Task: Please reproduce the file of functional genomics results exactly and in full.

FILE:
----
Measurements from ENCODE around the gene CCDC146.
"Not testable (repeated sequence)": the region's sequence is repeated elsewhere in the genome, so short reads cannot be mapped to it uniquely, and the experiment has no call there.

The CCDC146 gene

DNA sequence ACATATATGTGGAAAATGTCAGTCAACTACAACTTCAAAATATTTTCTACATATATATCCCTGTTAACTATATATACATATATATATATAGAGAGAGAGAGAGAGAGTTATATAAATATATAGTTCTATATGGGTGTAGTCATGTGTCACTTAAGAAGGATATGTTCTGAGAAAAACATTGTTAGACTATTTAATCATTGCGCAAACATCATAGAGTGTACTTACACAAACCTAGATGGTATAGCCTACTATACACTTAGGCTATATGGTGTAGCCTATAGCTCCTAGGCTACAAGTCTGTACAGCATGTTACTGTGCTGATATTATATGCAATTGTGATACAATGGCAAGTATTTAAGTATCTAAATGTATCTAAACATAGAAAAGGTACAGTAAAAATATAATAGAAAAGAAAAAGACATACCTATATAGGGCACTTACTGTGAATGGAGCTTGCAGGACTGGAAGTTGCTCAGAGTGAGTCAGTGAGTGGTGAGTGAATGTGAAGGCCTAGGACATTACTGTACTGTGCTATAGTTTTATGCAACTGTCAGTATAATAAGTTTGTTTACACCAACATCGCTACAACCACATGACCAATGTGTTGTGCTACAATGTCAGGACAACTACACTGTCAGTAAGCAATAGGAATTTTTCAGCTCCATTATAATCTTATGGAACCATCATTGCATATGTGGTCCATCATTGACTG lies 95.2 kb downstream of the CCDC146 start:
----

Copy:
Measurements from ENCODE around the gene CCDC146.
"Not testable (repeated sequence)": the region's sequence is repeated elsewhere in the genome, so short reads cannot be mapped to it uniquely, and the experiment has no call there.

The CCDC146 gene

DNA sequence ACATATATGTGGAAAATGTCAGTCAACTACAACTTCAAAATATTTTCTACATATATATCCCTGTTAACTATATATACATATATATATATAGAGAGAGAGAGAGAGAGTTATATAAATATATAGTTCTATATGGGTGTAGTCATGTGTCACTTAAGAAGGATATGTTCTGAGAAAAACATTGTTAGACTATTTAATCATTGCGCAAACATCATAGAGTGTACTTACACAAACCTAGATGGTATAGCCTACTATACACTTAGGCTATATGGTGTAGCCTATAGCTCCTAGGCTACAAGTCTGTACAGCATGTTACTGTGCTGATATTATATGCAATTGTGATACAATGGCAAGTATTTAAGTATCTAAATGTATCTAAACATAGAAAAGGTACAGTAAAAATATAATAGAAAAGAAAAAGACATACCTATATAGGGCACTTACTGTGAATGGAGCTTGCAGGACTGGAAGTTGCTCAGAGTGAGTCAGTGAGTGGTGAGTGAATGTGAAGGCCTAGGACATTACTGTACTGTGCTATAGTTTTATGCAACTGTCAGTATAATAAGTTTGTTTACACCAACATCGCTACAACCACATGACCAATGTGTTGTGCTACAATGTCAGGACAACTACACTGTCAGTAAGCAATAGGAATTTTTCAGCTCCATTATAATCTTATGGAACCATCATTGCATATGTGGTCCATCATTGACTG lies 95.2 kb downstream of the CCDC146 start: